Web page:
In treating this subject, I shall not occupy space in outlining the proper scheme of building and interior arrangement for a great library, with its many distinct departments, for such institutions are the exceptions, while most libraries come within the rule of very moderate size, and comparatively inexpensive equipment. The first requisite for a public library, then, is a good location. It is important that this should be central, but it is equally important that the building should be isolated—that is, with proper open space on all sides, and not located in a block with other buildings. Many libraries have been destroyed or seriously damaged by fire originating in neighboring buildings, or in other apartments in the same building; while fires in separate library buildings have been extremely rare. It would be a wise provision to secure a library lot sufficiently large in area to admit of further additions to the building, both in the rear and at the side; and with slight addition to the cost, the walls and their supports may be so planned as to admit of this. Committees are seldom willing to incur the expense of an edifice large enough to provide for very prolonged growth of their collection; and the result is that the country is full of overcrowded libraries, without money to build, and prevented from expanding on the spot because no foresight was exercised in the original construction or land purchase, to provide for ready increase of space by widening out, and removing an outer wall so as to connect the old building with the new addition. If a library has 10,000 volumes, it would be very short-sighted policy to plan an edifice to contain less than 40,000, which it is likely to reach in from ten to forty years.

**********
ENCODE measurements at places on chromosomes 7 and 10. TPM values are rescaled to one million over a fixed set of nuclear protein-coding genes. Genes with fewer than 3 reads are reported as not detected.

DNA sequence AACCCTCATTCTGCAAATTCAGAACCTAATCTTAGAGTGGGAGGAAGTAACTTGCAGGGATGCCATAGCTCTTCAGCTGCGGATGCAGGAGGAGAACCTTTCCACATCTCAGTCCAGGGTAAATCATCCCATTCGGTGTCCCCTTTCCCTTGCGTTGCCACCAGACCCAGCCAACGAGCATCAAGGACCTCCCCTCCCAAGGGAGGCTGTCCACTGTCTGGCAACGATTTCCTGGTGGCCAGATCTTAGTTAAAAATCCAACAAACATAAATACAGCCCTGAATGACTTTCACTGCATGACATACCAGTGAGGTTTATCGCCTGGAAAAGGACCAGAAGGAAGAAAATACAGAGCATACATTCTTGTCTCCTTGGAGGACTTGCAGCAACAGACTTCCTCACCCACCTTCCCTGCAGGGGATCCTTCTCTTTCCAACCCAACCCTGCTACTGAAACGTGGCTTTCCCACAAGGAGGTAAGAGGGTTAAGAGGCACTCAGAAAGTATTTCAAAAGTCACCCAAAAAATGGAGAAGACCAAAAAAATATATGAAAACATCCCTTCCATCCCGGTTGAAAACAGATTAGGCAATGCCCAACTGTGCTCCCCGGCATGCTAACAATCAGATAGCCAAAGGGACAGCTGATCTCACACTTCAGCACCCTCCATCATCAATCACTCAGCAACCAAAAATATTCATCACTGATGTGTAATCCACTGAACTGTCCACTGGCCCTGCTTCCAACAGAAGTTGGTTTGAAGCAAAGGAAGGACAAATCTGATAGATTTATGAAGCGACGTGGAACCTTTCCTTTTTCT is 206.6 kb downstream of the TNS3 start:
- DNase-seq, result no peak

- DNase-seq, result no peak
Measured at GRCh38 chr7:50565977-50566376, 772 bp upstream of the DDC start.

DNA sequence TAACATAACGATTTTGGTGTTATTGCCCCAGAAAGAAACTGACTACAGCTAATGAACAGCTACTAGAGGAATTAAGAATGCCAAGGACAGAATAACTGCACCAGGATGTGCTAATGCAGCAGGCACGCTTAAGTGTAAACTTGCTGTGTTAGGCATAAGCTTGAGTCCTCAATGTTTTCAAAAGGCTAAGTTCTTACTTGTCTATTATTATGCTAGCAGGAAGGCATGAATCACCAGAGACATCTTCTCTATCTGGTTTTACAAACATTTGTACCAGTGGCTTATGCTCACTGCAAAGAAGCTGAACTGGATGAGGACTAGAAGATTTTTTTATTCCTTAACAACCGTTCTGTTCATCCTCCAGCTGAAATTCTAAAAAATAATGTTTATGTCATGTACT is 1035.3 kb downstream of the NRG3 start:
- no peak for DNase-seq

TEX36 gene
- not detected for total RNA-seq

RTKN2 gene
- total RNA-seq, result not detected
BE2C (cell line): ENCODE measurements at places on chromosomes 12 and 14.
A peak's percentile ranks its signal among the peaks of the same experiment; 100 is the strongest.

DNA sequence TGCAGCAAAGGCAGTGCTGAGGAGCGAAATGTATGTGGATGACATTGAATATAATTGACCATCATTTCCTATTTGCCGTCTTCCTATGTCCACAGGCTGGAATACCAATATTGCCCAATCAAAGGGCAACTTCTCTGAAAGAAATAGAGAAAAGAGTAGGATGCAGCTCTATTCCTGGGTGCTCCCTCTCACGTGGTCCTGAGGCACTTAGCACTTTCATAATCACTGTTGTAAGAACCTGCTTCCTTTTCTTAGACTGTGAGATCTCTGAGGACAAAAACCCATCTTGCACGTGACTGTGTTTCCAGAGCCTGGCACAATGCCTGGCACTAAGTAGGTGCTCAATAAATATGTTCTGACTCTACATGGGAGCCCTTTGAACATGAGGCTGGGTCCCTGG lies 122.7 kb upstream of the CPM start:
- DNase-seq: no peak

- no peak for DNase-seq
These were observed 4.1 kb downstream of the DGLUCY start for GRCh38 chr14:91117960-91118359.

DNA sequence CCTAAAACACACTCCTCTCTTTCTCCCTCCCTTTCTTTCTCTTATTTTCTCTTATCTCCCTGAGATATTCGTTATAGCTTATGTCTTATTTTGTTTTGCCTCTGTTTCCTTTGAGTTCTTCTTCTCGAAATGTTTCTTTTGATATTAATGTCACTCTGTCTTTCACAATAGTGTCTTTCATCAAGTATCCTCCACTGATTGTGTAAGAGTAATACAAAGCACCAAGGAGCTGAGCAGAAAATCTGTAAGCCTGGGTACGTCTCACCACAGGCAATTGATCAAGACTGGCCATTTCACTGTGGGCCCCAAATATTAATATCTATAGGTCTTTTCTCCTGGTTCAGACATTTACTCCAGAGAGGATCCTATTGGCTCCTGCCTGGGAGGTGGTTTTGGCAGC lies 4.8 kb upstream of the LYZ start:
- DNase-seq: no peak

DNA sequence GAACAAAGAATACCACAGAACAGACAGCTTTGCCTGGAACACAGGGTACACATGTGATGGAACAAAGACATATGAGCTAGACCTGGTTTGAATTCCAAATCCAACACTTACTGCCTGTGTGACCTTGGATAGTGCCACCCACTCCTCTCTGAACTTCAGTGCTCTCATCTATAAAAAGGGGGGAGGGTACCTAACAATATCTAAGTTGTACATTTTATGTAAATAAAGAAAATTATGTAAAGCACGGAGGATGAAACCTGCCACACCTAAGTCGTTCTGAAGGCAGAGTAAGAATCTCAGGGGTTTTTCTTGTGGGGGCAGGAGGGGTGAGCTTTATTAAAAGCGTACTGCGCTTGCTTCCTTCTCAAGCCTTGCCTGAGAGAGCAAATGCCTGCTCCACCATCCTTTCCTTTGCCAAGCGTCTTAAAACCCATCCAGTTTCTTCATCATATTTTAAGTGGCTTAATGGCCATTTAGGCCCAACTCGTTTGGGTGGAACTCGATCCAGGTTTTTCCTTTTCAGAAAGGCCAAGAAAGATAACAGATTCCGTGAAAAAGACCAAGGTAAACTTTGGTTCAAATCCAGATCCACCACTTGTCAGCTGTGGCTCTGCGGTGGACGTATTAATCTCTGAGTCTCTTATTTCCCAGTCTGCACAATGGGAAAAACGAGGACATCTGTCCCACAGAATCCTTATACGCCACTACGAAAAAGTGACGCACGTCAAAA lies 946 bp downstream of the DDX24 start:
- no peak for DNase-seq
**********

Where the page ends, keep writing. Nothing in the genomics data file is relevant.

The next requisite to a central and sufficient site is that the location must be dry and airy. Any low site, especially in river towns, will be damp, and among the enemies of books, moisture holds a foremost place. Next, the site should afford light on all sides, and if necessary to place it near any thoroughfare, it should be set back so as to afford ample light and ventilation in front.